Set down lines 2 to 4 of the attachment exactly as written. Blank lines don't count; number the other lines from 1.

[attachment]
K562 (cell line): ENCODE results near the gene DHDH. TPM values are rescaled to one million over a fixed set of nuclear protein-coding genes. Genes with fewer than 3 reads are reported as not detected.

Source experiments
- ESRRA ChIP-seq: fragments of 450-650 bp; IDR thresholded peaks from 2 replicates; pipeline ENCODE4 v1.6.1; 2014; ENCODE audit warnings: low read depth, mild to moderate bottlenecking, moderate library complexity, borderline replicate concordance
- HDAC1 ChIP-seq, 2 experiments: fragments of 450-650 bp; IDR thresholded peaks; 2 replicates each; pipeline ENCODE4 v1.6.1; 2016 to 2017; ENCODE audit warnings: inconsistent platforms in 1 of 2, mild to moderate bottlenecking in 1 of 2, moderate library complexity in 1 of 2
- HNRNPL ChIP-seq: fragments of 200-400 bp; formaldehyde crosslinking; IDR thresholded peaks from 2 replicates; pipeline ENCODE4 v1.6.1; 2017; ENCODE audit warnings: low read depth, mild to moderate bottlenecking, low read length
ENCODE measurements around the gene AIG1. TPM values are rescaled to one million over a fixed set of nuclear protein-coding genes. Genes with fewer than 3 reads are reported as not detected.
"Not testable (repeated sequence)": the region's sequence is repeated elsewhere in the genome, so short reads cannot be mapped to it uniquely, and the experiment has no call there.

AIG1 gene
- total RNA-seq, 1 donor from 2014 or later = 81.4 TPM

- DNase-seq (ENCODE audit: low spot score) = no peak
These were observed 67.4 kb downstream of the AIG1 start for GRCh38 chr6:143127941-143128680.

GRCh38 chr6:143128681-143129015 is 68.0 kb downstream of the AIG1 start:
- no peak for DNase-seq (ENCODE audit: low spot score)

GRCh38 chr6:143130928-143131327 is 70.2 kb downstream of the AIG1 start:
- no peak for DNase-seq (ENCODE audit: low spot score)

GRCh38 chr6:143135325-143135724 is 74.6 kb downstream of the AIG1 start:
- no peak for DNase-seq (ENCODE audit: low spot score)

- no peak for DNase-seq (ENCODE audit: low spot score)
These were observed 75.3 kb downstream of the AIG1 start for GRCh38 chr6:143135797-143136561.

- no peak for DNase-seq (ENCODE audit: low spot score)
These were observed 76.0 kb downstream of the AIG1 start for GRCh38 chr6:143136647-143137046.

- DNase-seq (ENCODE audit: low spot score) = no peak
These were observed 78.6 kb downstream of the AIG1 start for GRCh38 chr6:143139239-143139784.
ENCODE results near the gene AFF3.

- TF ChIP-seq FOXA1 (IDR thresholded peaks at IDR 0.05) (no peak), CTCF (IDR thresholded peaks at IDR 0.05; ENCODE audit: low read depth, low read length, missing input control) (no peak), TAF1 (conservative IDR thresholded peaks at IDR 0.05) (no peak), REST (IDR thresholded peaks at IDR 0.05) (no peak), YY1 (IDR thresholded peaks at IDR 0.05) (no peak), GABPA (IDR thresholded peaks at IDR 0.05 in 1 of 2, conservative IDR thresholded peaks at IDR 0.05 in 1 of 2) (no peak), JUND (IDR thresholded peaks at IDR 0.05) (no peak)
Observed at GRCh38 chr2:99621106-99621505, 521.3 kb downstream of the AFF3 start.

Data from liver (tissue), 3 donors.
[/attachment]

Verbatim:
Source experiments
- ESRRA ChIP-seq: fragments of 450-650 bp; IDR thresholded peaks from 2 replicates; pipeline ENCODE4 v1.6.1; 2014; ENCODE audit warnings: low read depth, mild to moderate bottlenecking, moderate library complexity, borderline replicate concordance
- HDAC1 ChIP-seq, 2 experiments: fragments of 450-650 bp; IDR thresholded peaks; 2 replicates each; pipeline ENCODE4 v1.6.1; 2016 to 2017; ENCODE audit warnings: inconsistent platforms in 1 of 2, mild to moderate bottlenecking in 1 of 2, moderate library complexity in 1 of 2